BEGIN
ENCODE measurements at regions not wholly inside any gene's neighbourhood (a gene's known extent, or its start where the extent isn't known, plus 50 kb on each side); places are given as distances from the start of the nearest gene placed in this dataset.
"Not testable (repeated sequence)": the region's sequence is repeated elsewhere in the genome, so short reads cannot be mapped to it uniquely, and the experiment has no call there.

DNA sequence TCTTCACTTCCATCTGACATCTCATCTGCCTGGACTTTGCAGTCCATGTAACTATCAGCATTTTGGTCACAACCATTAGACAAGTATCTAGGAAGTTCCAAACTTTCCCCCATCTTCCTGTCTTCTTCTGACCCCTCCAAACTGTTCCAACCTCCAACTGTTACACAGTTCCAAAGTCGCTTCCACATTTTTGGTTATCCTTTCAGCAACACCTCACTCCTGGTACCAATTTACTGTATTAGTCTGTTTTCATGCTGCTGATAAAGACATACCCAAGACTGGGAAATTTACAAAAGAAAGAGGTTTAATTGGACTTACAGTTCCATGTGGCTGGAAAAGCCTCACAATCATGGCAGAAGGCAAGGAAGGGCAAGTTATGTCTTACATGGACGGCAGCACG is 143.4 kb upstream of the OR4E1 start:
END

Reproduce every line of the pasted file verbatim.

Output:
ENCODE measurements at regions not wholly inside any gene's neighbourhood (a gene's known extent, or its start where the extent isn't known, plus 50 kb on each side); places are given as distances from the start of the nearest gene placed in this dataset.
"Not testable (repeated sequence)": the region's sequence is repeated elsewhere in the genome, so short reads cannot be mapped to it uniquely, and the experiment has no call there.

DNA sequence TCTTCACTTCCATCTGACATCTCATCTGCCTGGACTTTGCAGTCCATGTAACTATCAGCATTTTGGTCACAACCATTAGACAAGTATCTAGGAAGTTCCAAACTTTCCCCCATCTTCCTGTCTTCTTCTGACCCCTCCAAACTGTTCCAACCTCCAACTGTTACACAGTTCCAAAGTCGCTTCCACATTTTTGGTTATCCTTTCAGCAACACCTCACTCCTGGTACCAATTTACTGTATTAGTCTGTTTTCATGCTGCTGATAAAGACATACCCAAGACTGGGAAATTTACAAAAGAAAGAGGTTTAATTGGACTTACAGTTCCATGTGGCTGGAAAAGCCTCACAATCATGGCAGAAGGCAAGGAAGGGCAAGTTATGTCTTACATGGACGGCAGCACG is 143.4 kb upstream of the OR4E1 start: